Broomfield creates independent housing authority

Broomfield’s first independent housing authority was established on Tuesday evening.

City council members have historically served as commissioners on the Broomfield Housing Board of Directors, but council members voted unanimously to hand over governance to the newly created council at Tuesday’s council meeting. The idea of ​​creating an independent council has been in the making for years with the idea that it will increase responsiveness to meet Broomfield’s affordable housing mission and goals, remove any responsibility from the associated city and county. owning or managing rental units, and will allow boards of directors to capitalize on the money available only to independent housing authorities.

The intergovernmental agreement between the city and the county and the housing authority takes effect on January 1, 2022.

The housing authority will receive $ 3 million in January from the city and county, money from the Bromfield Replacement Fund established from the Inclusive Housing Zoning Ordinance. Director of Economic Vitality and economist Jeff Romine told council on Tuesday that the money is intended to last about three years for the housing authority, with its exact extent depending on the number of projects undertaken by the council.

“This will result in the creation of at least 100 affordable housing units or the commitment of 30 to 60% (median income for the region),” Romine said of the $ 3 million grant, noting that the 100 housing are separate from all housing projects that the Council has adopted or plans to pass.

The current mission of the new Broomfield Housing Authority is “to work collaboratively with the public and private sectors to create achievable and sustainable housing options for the widest range of residents (of the City and County of Broomfield)”.

The authority will collect, store and use its own finances to maintain its financial independence, Romine explained. The authority’s executive director will be the authority’s only full-time employee in 2022, and the director will technically work for the city and county of Broomfield, which Romine explained was for insurance and security reasons. other advantages. Until the director is selected, city and county director Jennifer Hoffman will act as director. The executive director is expected to be appointed in early 2022.

The housing authority can employ additional staff as needed, although the authority is responsible for the remuneration, benefits and expenses of additional staff, the intergovernmental agreement says.

Along with the executive director, the board will be made up of five commissioners who will be staggered over four-year terms, and the initial two-member term will be two years to ensure that the board rotates regularly. The board will follow the same appointment schedule as other Broomfield boards and commissions, Romine noted. Members must all be residents of Broomfield, and no more than three members may be from the same neighborhood.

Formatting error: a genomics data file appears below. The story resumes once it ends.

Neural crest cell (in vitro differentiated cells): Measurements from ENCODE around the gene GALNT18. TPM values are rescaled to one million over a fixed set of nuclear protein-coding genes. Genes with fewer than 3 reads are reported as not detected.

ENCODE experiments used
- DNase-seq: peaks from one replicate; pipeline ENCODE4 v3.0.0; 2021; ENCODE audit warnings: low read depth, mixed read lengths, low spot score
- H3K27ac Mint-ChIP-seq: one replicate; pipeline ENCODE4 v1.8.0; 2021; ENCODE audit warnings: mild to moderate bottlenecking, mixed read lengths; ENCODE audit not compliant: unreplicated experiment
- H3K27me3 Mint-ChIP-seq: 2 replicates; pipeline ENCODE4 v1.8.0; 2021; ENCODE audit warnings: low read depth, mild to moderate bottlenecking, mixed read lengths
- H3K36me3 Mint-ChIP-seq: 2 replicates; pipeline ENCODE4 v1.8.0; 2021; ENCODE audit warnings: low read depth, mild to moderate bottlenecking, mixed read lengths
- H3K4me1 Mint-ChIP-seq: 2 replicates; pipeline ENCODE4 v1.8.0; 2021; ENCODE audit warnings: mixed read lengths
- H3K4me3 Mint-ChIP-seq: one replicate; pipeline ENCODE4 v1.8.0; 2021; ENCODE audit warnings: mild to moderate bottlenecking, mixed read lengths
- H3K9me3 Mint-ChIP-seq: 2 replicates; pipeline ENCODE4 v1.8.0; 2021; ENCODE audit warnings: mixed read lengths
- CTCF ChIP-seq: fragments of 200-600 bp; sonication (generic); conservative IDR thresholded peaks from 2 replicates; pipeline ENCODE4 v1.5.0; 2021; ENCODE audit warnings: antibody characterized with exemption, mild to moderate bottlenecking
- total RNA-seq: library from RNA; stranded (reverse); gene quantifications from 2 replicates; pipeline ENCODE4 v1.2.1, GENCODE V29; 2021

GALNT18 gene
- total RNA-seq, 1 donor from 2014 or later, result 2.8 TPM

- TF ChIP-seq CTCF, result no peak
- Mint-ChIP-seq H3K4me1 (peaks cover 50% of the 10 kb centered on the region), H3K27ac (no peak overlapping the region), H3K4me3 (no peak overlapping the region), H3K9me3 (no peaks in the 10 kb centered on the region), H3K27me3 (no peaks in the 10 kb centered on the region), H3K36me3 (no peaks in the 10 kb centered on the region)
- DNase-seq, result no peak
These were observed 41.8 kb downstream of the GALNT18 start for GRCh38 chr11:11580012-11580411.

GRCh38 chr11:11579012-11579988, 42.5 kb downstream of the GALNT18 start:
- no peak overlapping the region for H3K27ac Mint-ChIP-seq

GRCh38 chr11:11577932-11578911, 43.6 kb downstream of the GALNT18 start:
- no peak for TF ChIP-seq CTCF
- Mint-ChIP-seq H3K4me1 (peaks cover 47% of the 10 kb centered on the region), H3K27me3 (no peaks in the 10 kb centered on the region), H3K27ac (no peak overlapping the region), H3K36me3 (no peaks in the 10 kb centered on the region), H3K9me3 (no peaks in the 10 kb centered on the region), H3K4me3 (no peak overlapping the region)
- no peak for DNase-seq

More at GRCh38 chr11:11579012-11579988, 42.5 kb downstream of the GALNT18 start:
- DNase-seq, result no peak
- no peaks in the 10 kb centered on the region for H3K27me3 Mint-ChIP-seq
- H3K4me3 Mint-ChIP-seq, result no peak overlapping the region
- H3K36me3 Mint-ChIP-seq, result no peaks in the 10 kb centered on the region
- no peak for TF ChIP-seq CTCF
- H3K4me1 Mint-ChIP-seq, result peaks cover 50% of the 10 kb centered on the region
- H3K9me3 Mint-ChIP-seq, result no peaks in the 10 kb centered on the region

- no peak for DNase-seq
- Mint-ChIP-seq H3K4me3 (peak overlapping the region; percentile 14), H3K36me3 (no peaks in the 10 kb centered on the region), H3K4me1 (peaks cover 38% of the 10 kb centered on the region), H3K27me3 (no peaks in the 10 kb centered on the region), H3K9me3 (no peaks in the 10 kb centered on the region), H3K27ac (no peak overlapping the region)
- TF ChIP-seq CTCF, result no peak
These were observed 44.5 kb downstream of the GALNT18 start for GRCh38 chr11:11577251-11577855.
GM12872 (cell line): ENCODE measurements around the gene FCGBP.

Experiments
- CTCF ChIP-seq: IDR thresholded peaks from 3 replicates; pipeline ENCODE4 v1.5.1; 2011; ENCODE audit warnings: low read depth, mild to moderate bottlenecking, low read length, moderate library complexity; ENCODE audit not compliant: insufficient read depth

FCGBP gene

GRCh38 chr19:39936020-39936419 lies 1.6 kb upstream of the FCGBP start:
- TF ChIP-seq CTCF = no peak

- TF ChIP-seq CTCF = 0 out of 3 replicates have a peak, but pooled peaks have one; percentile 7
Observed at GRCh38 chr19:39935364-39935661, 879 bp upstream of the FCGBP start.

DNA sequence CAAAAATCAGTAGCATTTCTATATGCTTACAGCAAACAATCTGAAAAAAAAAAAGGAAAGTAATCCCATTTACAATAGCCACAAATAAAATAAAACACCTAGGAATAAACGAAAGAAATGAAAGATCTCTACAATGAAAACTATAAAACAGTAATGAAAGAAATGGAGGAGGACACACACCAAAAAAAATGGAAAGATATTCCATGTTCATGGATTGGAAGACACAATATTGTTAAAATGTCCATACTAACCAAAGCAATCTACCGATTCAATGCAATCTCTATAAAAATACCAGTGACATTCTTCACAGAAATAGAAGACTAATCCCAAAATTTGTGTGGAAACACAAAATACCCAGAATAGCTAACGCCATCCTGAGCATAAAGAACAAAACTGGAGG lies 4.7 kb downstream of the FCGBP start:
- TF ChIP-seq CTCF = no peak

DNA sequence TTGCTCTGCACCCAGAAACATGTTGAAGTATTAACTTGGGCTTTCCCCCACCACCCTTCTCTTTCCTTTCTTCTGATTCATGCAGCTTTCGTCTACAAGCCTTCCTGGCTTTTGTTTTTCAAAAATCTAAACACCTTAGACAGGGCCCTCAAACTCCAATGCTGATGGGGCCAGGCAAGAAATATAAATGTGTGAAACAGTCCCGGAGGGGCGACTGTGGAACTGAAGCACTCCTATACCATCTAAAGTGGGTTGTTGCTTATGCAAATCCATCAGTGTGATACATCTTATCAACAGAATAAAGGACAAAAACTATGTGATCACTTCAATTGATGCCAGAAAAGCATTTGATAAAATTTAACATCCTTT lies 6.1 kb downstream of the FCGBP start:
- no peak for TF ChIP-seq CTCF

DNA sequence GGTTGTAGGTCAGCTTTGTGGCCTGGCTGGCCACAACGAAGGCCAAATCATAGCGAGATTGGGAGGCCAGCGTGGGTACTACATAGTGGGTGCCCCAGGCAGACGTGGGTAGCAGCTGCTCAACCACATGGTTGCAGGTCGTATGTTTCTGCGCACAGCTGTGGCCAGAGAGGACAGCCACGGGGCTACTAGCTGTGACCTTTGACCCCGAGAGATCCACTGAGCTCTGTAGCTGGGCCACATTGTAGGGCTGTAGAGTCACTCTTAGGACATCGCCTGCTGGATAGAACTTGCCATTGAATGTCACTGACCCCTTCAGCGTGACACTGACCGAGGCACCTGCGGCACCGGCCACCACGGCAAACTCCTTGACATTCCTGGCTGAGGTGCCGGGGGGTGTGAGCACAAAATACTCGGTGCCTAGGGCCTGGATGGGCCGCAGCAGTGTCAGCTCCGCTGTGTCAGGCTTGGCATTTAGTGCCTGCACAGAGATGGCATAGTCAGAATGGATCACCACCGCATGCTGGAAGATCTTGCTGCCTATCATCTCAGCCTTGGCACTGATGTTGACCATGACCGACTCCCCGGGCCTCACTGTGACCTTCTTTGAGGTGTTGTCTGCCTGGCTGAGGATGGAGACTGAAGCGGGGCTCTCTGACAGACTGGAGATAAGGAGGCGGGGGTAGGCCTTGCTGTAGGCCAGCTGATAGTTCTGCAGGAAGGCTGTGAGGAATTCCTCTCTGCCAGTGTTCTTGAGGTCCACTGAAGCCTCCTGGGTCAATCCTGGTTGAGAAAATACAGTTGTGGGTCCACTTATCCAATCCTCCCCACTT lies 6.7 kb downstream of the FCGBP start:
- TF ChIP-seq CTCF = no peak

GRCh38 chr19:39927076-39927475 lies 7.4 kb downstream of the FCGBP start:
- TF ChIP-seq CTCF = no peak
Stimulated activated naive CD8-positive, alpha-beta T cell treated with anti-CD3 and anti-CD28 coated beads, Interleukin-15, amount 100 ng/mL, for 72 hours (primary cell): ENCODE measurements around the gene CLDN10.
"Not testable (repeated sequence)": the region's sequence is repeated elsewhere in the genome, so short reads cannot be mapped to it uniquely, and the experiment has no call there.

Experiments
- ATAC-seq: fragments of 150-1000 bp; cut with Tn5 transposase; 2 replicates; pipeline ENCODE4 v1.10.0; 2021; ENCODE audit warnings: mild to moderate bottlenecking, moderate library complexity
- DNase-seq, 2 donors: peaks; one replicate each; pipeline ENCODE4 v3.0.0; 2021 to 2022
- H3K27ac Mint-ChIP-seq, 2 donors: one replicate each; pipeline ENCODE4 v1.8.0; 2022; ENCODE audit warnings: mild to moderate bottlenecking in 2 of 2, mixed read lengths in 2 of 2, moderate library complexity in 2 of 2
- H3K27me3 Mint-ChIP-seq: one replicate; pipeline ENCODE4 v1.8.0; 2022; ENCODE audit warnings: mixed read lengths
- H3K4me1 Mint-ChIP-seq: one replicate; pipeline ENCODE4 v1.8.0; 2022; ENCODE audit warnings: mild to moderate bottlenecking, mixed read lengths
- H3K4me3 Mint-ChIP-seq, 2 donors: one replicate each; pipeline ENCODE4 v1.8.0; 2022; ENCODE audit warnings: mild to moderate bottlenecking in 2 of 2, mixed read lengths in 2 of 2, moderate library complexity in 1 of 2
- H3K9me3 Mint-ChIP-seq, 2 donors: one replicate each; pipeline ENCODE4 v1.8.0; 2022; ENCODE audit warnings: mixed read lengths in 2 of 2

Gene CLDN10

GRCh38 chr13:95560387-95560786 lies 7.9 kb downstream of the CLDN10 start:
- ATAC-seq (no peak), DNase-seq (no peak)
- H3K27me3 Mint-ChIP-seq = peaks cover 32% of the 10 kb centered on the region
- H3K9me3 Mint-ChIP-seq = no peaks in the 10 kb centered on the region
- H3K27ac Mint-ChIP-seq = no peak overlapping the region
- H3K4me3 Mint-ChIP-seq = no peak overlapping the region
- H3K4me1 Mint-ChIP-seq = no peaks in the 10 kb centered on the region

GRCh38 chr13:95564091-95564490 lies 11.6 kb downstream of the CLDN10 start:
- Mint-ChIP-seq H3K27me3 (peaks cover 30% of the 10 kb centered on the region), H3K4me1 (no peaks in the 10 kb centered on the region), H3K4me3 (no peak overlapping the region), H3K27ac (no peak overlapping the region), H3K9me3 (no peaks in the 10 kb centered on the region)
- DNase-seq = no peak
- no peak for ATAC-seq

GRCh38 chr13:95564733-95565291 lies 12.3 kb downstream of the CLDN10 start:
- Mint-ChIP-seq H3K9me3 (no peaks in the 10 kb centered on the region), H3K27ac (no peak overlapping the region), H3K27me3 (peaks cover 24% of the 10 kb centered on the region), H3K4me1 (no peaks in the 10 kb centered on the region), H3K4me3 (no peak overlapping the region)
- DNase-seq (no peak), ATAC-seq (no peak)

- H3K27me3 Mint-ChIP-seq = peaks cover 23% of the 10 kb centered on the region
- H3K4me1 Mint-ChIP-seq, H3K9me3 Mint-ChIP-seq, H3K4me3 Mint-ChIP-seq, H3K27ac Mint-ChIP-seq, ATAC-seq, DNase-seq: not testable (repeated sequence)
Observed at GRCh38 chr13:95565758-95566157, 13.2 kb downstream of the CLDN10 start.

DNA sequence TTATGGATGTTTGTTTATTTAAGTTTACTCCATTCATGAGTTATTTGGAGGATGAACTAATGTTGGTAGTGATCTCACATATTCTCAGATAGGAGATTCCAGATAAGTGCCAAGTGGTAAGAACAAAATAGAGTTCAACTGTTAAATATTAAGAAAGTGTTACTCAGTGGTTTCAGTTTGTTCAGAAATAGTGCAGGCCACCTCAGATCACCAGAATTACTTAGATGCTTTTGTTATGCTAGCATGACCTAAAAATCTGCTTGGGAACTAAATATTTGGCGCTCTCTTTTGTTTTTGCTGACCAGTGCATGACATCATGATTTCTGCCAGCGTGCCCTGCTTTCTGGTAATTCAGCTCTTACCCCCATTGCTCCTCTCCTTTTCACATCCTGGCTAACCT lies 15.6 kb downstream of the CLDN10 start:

“It is preferable that all Commissioners have a range of knowledge and experience required, relevant and specific to the development and support of affordable and market-priced housing,” says the intergovernmental agreement. “In addition, it is preferable that at least one commissioner has life experience related to these efforts.”

Romine added that city council will have the power to dismiss a board member for “ineffectiveness, negligence or misconduct,” which council members requested during a study session on September 21 when they have examined the concept.

It is expected that the commissioner’s candidacy will be published on October 28 and interviews will take place in November. The Council will select the five commissioners on December 14, and the second round of director interviews will also take place in December.

Council members expressed their gratitude for all the hard work that went into the proposed housing authority and celebrated the end of what seemed like a never-ending journey.

City Councilor Sharon Tessier, who has served on the Housing Advisory Committee for the past five years, thanked her fellow councilors, city staff and the residents of Broomfield.

“To the community, thank you for your patience as we line up our ducks,” she said. “It has been an incredible trip. We cannot talk about housing without talking about our public health, our educational health, our intellectual health, occupational health, physical, mental, emotional, financial health. If you think about it, housing overlaps with all of the other priorities.

“I’m going to listen to ‘Chariots Of Fire’ after tonight because it’s been a marathon. I am thinking of an ultramarathon.

In 2016, city council established and appointed the first members of the Broomfield Housing Advisory Committee, called to “examine housing issues in Broomfield, including the cost of renting and homeownership; affordability challenges for different populations of Broomfield, including the elderly and the workforce; review potential housing developments and make recommendations to city council on a variety of housing issues and opportunities, ”the note read.

A comprehensive housing needs assessment was authorized in 2017 to better understand housing options and gaps, and the assessment was presented to Council in 2018. The team of consultants who carried out the assessment recommended Council to establish an independent board of directors of housing, says the memo. .

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